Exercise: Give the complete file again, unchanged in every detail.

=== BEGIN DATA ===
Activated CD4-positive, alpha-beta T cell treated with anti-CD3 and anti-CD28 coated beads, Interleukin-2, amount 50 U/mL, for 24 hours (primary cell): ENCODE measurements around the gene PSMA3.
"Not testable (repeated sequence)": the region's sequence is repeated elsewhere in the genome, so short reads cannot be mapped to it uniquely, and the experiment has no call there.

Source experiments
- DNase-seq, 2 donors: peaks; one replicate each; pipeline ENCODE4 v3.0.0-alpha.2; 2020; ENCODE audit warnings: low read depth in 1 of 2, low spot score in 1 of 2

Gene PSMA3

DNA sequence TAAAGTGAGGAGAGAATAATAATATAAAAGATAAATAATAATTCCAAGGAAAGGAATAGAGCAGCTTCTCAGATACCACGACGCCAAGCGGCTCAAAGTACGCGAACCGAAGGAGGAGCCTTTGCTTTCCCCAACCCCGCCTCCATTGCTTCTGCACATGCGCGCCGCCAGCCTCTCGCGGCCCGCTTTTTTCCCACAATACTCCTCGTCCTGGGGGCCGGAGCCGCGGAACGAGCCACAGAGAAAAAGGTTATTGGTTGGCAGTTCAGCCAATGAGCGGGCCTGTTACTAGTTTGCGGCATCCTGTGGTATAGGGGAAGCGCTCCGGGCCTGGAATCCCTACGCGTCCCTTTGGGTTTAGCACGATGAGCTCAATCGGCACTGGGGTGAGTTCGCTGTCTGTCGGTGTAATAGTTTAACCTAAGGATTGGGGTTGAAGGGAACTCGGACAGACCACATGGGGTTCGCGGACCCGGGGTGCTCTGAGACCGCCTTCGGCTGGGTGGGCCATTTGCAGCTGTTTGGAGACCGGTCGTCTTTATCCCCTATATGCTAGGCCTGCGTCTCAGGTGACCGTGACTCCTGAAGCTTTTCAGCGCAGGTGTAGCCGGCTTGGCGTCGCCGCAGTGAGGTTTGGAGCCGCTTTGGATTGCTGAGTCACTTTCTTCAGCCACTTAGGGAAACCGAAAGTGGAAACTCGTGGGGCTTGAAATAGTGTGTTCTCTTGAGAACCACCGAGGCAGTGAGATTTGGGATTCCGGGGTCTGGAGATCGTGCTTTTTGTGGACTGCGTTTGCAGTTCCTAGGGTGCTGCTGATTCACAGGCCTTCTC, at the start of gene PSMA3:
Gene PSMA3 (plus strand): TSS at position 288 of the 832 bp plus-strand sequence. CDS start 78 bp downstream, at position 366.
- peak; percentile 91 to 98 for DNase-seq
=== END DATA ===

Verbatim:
Activated CD4-positive, alpha-beta T cell treated with anti-CD3 and anti-CD28 coated beads, Interleukin-2, amount 50 U/mL, for 24 hours (primary cell): ENCODE measurements around the gene PSMA3.
"Not testable (repeated sequence)": the region's sequence is repeated elsewhere in the genome, so short reads cannot be mapped to it uniquely, and the experiment has no call there.

Source experiments
- DNase-seq, 2 donors: peaks; one replicate each; pipeline ENCODE4 v3.0.0-alpha.2; 2020; ENCODE audit warnings: low read depth in 1 of 2, low spot score in 1 of 2

Gene PSMA3

DNA sequence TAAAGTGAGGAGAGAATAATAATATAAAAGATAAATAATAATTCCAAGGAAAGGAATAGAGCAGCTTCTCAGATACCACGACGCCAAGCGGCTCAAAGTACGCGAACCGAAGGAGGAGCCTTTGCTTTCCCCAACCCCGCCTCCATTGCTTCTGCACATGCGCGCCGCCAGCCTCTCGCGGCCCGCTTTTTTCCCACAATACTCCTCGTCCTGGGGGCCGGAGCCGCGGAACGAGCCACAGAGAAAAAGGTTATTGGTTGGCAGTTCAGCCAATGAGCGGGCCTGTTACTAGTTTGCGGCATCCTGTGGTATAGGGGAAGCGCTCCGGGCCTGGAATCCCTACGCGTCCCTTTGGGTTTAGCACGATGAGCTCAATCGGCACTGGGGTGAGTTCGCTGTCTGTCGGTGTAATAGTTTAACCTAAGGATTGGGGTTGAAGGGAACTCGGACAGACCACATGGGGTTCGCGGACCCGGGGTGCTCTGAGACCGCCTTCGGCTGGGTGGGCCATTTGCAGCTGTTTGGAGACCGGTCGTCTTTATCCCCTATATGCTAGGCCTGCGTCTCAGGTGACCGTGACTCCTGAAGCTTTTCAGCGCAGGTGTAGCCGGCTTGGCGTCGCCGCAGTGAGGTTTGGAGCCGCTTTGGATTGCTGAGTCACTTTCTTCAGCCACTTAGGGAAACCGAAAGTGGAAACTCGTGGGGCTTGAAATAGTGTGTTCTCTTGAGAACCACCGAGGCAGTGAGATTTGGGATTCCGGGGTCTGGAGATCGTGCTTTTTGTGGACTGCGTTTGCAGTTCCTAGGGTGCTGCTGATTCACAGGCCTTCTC, at the start of gene PSMA3:
Gene PSMA3 (plus strand): TSS at position 288 of the 832 bp plus-strand sequence. CDS start 78 bp downstream, at position 366.
- peak; percentile 91 to 98 for DNase-seq